Universal Design for Learning

This week activites asks us to explore a selection of topics.  For the purpose of this blog I have chosen Universal Design for Learning (UDL).  The information I gained from this topic was gathered via the internet using websites and blogs of which are hyperlinked through this blog.

The UDL is a framework or a guiding set of principles used to assist with planning so that a the one-size-fits-all mentality can be abolished to provide equal opportunities for each student. It allows for an environment that assists all learners to gain knowledge, skills and an enthusiasm for learning (The National Centre on Universal Design for Learning, 2013). .  This excellent blog written by Glenda Anderson explains the principles of UDL in an manner that is easy to understand and read.  Mrs Parry’s (another fellow student)  blog also lists her findings regards UDL and is worth visiting.

The UDL guidelines are organised into 3 main principles:

  1. Multiple means of representation (The “What” of learning).  This is concerned with how we gather facts and cetegorize what we see, heard and read. In this section educators should be looking at how they present information and content in different ways.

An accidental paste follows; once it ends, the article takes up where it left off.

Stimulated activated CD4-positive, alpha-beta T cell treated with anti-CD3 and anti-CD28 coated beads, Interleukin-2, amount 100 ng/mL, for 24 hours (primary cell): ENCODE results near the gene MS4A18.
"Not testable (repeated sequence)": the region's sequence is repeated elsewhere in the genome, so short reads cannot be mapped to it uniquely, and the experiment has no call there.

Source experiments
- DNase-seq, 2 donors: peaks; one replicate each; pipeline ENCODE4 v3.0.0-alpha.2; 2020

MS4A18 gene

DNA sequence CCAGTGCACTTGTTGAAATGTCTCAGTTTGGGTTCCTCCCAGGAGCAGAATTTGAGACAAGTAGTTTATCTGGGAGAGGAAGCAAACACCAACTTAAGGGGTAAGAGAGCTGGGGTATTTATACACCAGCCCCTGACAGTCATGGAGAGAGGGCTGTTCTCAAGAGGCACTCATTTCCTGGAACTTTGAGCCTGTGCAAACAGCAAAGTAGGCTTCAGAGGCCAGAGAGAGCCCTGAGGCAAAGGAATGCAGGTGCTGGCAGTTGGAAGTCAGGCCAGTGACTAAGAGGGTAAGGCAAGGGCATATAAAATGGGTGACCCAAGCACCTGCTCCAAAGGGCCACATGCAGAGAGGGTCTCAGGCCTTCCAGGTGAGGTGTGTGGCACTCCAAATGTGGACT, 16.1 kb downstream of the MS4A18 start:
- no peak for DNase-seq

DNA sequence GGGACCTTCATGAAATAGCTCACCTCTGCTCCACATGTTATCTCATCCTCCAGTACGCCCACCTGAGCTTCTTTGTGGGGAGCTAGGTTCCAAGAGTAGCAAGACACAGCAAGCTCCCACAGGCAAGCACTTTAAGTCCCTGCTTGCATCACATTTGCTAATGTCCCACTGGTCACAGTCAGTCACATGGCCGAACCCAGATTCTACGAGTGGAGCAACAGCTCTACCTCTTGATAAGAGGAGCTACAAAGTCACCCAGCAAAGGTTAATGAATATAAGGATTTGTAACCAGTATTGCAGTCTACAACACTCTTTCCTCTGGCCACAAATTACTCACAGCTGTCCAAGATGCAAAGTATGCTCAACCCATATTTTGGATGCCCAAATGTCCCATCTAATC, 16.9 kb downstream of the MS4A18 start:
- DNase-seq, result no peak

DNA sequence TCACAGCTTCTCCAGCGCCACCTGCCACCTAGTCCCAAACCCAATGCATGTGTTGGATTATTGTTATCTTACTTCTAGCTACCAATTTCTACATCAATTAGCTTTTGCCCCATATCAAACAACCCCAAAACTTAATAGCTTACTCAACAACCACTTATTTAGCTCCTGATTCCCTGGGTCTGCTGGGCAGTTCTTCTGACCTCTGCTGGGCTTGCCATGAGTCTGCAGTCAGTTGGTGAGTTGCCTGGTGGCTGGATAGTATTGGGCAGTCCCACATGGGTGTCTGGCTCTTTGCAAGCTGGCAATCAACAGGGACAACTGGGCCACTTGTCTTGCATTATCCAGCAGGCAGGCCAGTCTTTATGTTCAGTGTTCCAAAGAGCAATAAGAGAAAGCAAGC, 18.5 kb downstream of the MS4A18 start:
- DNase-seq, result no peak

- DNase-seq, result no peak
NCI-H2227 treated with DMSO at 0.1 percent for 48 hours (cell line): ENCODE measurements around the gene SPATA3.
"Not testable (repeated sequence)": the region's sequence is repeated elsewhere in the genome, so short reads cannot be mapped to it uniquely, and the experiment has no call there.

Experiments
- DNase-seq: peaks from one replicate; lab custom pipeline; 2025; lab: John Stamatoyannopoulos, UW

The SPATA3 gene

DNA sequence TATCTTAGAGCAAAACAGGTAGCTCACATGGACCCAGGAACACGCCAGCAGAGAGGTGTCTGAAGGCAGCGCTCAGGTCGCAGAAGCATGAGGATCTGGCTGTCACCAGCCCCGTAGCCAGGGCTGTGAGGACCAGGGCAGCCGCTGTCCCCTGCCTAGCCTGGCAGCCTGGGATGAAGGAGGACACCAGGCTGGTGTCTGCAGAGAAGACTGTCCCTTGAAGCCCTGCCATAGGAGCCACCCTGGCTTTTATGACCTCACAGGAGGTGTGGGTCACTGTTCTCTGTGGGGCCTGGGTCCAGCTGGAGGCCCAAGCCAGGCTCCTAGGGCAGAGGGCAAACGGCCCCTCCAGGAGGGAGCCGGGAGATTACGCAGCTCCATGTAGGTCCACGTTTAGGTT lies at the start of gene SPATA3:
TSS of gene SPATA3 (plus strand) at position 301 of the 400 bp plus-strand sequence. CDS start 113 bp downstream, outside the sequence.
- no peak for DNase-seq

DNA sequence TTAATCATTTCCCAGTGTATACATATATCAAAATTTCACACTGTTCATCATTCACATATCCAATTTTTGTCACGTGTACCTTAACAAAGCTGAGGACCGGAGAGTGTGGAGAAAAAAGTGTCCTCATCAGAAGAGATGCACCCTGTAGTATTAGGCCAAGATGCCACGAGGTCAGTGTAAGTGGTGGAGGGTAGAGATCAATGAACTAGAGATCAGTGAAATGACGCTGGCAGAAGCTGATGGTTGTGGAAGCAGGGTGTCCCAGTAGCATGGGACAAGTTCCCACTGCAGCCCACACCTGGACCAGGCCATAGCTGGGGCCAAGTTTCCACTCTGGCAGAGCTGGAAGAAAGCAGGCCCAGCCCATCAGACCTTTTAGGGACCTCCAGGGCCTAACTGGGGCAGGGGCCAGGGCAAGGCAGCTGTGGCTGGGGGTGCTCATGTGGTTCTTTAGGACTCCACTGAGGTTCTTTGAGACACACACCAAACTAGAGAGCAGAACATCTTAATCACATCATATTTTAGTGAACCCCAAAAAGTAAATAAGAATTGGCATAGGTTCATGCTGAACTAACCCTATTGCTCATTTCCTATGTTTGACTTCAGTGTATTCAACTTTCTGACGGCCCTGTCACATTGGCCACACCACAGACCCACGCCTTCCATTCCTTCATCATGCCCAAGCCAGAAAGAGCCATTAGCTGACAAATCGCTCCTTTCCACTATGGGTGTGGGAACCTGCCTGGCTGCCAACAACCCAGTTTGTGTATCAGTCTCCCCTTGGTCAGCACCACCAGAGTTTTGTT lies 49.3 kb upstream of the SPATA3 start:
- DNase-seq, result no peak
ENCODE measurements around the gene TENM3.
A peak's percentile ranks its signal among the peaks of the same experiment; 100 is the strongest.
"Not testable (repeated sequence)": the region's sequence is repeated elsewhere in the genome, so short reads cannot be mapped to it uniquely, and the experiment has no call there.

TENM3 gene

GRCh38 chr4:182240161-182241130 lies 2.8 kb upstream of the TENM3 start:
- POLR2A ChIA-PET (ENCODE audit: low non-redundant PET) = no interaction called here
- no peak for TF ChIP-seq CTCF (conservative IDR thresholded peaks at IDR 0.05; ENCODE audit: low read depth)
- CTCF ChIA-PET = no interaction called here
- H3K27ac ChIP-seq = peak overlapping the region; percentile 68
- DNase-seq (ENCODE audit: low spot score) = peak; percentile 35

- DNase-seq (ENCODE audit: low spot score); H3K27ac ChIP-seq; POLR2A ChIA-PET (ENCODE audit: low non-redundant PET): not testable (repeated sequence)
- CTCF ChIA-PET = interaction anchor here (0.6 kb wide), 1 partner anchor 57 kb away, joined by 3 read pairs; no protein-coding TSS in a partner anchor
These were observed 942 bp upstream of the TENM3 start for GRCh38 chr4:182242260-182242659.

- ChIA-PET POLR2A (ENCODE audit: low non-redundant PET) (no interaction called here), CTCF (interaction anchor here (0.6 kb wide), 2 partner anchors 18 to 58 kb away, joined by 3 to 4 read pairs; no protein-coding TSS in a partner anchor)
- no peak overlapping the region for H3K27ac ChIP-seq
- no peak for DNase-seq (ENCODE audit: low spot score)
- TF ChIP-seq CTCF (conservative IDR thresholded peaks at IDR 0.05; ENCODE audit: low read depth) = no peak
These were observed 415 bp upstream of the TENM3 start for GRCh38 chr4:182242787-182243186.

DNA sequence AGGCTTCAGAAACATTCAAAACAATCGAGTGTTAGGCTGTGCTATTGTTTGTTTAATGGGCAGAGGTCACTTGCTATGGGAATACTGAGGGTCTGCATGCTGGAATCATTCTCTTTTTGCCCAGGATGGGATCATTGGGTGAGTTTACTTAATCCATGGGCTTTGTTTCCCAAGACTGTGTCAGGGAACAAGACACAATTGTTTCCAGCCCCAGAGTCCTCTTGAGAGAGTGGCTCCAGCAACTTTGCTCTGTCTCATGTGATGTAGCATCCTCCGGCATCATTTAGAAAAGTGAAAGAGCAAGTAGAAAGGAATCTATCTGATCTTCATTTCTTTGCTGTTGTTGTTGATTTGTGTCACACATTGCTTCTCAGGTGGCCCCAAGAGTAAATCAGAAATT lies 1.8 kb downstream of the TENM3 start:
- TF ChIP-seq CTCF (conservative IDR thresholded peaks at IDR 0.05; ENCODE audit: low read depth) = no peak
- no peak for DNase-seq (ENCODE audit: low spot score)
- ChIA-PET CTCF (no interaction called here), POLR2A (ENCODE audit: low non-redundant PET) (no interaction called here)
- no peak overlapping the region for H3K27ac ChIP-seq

2. Multiple means of action and expression (The “how” of learning).  Here the UDL looks at planning andperforming tasks and how we can get students to organize and express their ideas.  Teachers should be examining differentiation and the different ways that students can express what they know.
  3. Multiple means of engagement (The “why”of learning).  This principle explores how to get learners to become enthused and engaged. It examines how to challenge and motivate students (CAST, n.d.)

Each of these guidelines offer multiple checklists to assit with lesson or unit planning.  Every checklists provide detailed examples and offers links to resources which demonstrate these.

This appears to be a very valueable resource for educators to assist with planning and one that I could use.  It offers valueable examples and information to make you think about your students individual needs. For more information check out the National Center on Universal Design for Learning or the Learning Place.

 

References:
Cast (n.d.). About UDL. Retrieved from http://www.cast.org/udl/index.html

The National Centre on Universal Design for Learning (2013). About UDL: Learn the basics. Retrieved from http://www.udlcenter.org/aboutudl/udlguidelines

 

 

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